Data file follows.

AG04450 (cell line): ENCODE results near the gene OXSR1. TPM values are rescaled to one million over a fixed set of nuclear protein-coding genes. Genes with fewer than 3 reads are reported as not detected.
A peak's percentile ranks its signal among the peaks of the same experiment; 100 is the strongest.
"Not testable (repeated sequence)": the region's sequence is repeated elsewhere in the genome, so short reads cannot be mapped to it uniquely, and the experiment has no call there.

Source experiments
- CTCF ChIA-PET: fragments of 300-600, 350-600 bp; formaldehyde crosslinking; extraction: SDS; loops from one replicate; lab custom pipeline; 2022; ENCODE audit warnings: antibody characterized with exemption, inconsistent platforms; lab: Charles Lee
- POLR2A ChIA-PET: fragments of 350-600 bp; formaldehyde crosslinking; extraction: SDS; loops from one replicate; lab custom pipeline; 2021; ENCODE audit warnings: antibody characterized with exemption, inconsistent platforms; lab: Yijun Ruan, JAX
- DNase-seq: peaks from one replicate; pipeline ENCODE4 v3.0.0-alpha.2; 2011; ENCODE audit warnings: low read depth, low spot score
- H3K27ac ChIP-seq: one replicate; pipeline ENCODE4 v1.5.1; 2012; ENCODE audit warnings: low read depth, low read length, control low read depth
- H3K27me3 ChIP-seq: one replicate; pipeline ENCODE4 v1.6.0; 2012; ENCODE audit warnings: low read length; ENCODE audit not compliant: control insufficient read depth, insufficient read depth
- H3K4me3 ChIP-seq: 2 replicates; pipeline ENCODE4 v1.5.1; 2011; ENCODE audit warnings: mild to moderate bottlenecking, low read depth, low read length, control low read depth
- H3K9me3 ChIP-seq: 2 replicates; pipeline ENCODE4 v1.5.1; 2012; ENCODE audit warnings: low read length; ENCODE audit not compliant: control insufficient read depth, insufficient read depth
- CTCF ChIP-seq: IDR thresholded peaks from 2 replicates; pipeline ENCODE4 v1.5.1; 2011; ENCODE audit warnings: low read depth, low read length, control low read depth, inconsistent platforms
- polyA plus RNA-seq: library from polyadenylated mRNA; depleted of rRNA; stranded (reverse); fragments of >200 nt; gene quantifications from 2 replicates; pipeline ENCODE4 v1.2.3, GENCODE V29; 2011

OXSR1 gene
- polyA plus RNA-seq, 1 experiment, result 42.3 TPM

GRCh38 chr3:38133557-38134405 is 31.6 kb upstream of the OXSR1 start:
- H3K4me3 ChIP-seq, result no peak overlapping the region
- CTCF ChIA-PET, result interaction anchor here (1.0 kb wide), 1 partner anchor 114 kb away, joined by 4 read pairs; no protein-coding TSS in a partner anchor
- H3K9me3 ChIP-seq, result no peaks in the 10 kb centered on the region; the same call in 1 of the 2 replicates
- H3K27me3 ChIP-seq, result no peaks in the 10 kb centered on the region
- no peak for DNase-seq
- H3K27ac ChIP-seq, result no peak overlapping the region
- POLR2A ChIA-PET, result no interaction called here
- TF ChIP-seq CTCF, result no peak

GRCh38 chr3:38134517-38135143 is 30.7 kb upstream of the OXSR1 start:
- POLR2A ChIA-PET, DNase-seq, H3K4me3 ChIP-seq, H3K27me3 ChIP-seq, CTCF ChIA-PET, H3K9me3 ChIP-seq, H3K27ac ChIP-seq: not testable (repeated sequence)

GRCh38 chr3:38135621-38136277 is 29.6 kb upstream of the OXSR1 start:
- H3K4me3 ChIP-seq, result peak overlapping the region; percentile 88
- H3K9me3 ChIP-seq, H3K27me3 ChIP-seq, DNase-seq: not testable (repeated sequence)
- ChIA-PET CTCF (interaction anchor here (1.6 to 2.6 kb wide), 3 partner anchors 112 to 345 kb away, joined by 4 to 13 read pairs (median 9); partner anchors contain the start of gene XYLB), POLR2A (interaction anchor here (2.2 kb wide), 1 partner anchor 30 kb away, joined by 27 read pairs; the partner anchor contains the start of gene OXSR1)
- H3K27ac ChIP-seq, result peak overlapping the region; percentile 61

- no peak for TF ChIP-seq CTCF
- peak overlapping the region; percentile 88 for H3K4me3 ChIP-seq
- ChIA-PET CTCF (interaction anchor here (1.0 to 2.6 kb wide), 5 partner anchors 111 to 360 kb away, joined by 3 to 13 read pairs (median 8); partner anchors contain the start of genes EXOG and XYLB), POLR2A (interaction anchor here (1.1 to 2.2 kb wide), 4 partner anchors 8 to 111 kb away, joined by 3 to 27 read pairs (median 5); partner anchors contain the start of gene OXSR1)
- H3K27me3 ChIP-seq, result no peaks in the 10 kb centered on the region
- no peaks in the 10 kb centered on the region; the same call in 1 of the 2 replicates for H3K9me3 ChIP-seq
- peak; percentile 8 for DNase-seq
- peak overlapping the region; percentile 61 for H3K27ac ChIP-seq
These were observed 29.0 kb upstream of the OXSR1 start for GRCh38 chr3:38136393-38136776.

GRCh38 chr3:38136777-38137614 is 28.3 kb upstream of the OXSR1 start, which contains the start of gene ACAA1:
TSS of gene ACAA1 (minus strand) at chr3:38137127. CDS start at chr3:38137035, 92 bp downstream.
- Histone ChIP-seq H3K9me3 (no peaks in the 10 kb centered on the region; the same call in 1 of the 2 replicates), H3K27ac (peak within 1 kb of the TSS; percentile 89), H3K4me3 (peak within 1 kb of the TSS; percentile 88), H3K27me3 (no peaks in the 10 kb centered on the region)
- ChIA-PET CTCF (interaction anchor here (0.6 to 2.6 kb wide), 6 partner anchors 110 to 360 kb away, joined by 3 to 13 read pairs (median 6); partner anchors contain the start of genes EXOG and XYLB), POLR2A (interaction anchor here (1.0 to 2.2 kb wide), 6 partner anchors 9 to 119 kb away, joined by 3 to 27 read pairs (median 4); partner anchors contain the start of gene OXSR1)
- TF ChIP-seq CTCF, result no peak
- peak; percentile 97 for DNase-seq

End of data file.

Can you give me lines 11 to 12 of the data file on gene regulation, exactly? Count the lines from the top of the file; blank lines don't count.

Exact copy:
- H3K9me3 ChIP-seq: 2 replicates; pipeline ENCODE4 v1.5.1; 2012; ENCODE audit warnings: low read length; ENCODE audit not compliant: control insufficient read depth, insufficient read depth
- CTCF ChIP-seq: IDR thresholded peaks from 2 replicates; pipeline ENCODE4 v1.5.1; 2011; ENCODE audit warnings: low read depth, low read length, control low read depth, inconsistent platforms